AP chemical equations

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JKLM
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I am reviewing AP chemical equations in class and we have to figure out the products given the reactants. I don't want to post every single question so could someone explain how to these types of questions in general:

potassuium permanganate solution is added to oxalic acid and acidified with a few drops of sulfuric acid

magnesim turnings are added to aqueous ferric chloride

solid zinc hyrdoxide is treated with concentrated sodium solution.

Note;
The products in each question are very different so I can't just memorize every single chemical reaction. Maybe there is a website with rules for stuff like this, but I can't find any.
 

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  • #2
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Originally posted by JKLM
I am reviewing AP chemical equations in class and we have to figure out the products given the reactants. I don't want to post every single question so could someone explain how to these types of questions in general:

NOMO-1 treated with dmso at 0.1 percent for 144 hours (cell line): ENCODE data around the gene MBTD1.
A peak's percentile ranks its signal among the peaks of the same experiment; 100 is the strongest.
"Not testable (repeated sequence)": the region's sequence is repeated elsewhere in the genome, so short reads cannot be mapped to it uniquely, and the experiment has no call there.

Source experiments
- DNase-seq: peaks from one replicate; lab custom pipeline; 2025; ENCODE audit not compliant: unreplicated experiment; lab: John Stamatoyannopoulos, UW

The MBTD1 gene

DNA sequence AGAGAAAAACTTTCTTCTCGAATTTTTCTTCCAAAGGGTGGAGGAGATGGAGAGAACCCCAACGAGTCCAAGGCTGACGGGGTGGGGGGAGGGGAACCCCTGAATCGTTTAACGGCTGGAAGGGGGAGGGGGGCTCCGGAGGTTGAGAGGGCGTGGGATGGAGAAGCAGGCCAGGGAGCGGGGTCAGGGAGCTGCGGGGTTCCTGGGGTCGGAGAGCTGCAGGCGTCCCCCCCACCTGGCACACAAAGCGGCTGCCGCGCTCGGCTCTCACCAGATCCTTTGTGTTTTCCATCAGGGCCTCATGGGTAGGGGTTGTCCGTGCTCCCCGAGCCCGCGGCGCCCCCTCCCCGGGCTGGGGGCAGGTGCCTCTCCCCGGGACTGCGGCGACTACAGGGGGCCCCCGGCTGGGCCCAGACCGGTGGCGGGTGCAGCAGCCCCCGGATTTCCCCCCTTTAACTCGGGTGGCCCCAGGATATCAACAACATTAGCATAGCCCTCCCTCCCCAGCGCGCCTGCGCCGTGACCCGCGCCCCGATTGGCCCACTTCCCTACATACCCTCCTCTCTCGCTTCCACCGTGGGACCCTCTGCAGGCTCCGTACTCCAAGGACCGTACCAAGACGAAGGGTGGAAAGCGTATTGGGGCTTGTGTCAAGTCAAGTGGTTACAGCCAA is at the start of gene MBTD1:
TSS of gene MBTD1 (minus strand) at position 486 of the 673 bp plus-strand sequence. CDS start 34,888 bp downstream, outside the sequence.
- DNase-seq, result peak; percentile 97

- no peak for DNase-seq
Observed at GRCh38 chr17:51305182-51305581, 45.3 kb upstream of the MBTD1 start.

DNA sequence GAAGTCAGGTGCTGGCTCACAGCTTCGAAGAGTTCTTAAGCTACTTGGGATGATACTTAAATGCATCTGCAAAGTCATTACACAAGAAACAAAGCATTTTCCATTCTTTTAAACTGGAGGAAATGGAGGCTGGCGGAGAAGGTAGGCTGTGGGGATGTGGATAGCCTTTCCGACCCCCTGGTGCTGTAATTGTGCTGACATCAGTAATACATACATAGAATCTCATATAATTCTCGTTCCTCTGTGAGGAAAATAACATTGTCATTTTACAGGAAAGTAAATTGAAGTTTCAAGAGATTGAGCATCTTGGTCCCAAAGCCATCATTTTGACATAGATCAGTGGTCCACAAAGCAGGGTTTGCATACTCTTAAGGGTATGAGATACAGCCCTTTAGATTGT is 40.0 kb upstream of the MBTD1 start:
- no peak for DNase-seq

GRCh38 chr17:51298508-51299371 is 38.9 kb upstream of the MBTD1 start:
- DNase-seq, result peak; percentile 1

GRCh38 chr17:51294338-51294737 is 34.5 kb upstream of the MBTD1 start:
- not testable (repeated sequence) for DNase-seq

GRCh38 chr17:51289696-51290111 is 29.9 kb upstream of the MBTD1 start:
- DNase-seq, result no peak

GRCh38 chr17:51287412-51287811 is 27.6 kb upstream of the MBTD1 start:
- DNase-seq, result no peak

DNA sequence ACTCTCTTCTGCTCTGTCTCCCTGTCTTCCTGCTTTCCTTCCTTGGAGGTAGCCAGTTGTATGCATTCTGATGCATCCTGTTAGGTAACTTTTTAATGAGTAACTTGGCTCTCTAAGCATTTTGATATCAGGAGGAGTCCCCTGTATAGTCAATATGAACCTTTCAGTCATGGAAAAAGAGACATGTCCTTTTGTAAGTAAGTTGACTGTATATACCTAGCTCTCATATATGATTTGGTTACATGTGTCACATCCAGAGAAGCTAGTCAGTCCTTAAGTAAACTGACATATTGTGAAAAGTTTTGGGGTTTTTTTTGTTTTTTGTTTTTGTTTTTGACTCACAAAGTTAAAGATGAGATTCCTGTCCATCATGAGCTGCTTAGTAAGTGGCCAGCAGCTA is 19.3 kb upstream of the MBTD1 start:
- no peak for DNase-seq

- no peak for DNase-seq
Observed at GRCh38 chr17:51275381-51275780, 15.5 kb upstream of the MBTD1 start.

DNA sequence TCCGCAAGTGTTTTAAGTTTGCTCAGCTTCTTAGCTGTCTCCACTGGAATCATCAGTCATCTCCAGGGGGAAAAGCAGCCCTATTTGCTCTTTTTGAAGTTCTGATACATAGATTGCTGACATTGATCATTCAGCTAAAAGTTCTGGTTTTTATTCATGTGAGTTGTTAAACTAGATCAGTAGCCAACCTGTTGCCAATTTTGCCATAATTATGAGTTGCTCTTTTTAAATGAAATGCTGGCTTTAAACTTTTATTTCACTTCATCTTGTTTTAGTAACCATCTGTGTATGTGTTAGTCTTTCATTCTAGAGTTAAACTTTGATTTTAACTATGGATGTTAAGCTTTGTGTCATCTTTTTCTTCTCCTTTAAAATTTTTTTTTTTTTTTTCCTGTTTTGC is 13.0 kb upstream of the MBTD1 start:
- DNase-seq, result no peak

potassuium permanganate solution is added to oxalic acid and acidified with a few drops of sulfuric acid

magnesim turnings are added to aqueous ferric chloride

solid zinc hyrdoxide is treated with concentrated sodium solution.

Note;
The products in each question are very different so I can't just memorize every single chemical reaction.


There might be a better way --- t'ain't been found yet, to my knowledge --- if you haven't the time to "memorize" a few basics, you're going to go through hell learning chemistry.
Maybe there is a website with rules for stuff like this, but I can't find any.

There are only seven (6? or 8?) reactions you have to know as a chemist, substitutions, eliminations, and free radicals --- see Jerry March, Advanced Organic Chemistry for the details --- these reactions are not restricted to organic chemistry, but cover anything you'll ever run into. There's a hitch --- you've got to know some chemistry before any of it will make any sense to you --- you have to have been handed a "recommended" reading list at the beginning of your course --- use it. Failing the reading list, hit the school library and pick one or two of the general chem texts from the pre-AP days and start digging.
 
  • #3
Beren
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And to add to that, on the AP exam you'll get a big list of chemical equations, and you'll have to pick out several of them (a dozen, I think) and complete them.

It's not fun. =P
 

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